Our ride to Bugnay was on a bus and though the scenery was memorable, aside from some brief excitement when I dropped my phone out the window taking a picture (the driver stopped and I retrieved it) it was an uneventful trip. On the way back to Tabuk, we took a jeepney and rode on top (more comfortable and a better view than inside.) We certainly had an amazing view but it wasn’t always reassuring to be able to clearly see the condition of those steep mountain roads with their hairpin turns (often unpaved and frequently only one narrow lane, with regular evidence of recent landslide damage!) It was a bit like a very long and very beautiful roller-coaster ride. Eventually I stopped gripping the rails with both hands so that I could take photos and video footage. If you can get it, I highly recommend freshly fried banana lumpia from a roadside stand, eaten on top of a jeepney on a mountain road in Kalinga province as just about the best breakfast ever.

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At a rest stop: riding on top of the jeepney on the way back to Tabuk from Bugnay. Photo by my traveling companion HB.

I intended to write at length as soon as I got home and to post many, many photographs (I took over 300 photos and half a dozen video clips while in Tabuk and Bugnay) but on our return journey, something happened that made that much more difficult. My friend and I had just made the return flight from Tuguegarao (the closest airport to Tabuk) to Manila, arriving shortly before 3:00 pm. We took a taxi to the guest house where we were spending the night before our return to Davao the next morning, dropped our luggage in the room and then, as we had not eaten since breakfast around 7 am, decided to visit the Mall of Asia to get some lunch. As we walked toward the main street two men riding tandem on a motorcycle sped past us, and the passenger grabbed the strap of my purse off my shoulder as they passed.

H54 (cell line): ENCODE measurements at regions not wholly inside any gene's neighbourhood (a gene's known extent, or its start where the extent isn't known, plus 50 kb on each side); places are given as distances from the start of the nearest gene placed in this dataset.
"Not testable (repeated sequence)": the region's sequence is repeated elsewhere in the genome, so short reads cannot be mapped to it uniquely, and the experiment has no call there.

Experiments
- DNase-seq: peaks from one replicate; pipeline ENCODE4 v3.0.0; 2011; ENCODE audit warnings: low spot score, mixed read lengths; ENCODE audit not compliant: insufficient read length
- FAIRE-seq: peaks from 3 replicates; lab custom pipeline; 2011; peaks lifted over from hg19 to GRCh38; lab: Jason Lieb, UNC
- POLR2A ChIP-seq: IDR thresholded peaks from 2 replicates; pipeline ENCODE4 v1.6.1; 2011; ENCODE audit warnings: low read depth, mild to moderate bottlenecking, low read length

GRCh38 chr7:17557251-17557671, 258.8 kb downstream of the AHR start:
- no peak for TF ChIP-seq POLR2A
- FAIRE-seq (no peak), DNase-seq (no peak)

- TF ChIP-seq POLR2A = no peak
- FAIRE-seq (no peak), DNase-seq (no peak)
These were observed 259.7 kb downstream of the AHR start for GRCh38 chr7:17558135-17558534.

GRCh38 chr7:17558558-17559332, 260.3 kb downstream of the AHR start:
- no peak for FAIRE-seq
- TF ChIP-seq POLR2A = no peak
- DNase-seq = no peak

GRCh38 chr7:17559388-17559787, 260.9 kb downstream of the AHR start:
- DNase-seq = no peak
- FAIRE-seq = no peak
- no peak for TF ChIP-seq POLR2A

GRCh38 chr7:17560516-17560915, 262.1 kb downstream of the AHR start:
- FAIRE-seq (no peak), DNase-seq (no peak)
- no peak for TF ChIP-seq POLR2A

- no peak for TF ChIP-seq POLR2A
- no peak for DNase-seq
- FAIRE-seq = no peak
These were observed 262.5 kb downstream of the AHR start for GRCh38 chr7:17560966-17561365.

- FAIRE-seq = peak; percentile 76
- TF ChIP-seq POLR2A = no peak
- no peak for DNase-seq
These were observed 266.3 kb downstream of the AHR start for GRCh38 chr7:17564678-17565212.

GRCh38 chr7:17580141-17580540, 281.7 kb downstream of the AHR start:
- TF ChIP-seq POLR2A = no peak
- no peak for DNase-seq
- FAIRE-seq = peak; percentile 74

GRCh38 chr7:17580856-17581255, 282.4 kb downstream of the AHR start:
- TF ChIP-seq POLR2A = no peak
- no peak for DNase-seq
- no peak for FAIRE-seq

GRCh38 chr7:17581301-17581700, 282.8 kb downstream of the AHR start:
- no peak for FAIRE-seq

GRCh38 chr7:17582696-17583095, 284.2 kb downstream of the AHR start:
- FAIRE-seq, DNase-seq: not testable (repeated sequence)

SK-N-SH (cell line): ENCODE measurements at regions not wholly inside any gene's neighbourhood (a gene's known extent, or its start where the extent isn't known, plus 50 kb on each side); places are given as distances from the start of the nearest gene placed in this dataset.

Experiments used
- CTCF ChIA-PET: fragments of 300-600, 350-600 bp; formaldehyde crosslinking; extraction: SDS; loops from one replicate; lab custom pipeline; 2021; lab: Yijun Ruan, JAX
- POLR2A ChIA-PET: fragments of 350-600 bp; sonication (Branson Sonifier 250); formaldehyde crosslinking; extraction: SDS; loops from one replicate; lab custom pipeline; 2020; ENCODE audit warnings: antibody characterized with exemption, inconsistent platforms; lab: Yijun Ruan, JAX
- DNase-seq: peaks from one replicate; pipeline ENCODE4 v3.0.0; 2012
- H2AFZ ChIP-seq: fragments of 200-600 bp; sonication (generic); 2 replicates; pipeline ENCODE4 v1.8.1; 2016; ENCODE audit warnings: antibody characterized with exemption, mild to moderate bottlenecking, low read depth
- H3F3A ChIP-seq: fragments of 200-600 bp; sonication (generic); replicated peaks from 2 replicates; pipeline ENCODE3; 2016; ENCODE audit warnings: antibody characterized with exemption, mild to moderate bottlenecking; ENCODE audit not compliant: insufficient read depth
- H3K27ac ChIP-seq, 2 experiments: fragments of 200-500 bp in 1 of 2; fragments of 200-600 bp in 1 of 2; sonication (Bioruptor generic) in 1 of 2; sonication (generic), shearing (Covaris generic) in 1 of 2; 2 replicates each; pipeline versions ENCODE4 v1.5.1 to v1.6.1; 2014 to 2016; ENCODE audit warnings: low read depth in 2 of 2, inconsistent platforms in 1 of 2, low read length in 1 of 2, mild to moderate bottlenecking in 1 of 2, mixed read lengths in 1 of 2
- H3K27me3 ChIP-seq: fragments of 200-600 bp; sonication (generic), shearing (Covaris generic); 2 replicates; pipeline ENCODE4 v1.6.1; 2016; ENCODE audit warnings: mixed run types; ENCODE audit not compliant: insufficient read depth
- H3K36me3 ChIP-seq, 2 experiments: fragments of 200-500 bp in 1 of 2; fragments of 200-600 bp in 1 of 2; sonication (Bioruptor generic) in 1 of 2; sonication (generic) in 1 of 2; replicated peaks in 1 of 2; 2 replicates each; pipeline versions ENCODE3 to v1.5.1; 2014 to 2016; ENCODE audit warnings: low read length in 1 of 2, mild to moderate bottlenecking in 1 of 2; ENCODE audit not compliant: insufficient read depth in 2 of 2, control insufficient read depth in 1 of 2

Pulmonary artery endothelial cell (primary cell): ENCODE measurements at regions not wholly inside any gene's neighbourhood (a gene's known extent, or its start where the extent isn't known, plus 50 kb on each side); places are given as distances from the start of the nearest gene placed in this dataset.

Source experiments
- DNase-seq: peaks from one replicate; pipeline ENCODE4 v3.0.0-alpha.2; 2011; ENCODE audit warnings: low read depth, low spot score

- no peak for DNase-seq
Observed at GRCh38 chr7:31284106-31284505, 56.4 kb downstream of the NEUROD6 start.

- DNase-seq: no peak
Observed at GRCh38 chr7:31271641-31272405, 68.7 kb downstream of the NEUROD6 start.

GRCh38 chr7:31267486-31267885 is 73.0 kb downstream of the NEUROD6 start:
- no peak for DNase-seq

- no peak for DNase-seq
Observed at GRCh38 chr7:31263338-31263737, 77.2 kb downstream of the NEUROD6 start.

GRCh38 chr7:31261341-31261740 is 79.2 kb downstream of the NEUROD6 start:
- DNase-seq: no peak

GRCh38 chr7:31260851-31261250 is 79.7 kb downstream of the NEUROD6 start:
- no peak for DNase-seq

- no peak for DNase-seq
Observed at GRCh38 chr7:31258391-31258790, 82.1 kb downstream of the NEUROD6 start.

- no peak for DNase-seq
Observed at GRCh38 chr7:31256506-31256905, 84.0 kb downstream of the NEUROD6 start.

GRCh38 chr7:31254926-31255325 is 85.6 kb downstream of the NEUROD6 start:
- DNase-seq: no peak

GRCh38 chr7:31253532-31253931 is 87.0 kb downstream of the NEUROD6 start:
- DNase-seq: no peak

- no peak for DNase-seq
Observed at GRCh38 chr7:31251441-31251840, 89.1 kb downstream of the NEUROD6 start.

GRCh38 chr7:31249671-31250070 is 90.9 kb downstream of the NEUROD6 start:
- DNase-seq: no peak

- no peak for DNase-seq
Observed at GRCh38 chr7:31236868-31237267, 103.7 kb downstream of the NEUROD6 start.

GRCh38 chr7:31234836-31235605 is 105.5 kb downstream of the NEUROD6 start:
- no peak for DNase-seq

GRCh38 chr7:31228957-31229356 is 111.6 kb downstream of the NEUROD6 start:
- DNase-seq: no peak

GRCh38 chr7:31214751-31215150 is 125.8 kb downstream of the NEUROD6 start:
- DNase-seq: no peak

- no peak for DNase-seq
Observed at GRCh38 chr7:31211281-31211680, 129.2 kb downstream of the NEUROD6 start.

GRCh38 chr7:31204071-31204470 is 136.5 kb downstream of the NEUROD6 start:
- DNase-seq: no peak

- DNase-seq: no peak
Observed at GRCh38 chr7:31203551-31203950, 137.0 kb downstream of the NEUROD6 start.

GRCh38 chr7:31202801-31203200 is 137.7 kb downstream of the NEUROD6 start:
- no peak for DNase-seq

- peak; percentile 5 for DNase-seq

I had just bought the purse in Tabuk a few days before: it was made of handwoven Kalinga material, had a long shoulder strap, and was just big enough to hold my wallet, iPhone (containing all the photos I had taken during the week), and passport. It was broad daylight, the street we were on was quiet but not deserted (in fact a police car had driven past just a few minutes before the snatching.) I was talking to my friend and not particularly alert for trouble, but as always when walking I had the strap of the purse looped around my wrist and hand. Everything happened so quickly I had no time to process what was going on. I yelled, hung on desperately to the purse strap, and was pulled to the ground and dragged behind the motorcycle. The stitching holding the strap to one side of the purse snapped and the other end of the strap was burning the skin off my finger and thumb as my legs scraped along the pavement. I reached up with my other hand and grabbed the back of the snatcher’s shirt — my only clear visual memory of the thieves is a handful of black fabric — and he let go of my purse strap. The broken strap was immediately entangled in the wheel of the motorcycle and I could not physically hold on any longer, but lay in the street, badly bruised, watching my friend running screaming after the motorcycle, and unable to believe what had just happened. The two men never stopped or looked back, even when a security guard they passed drew his gun and shot after them. They turned the corner and disappeared into the thick Manila traffic.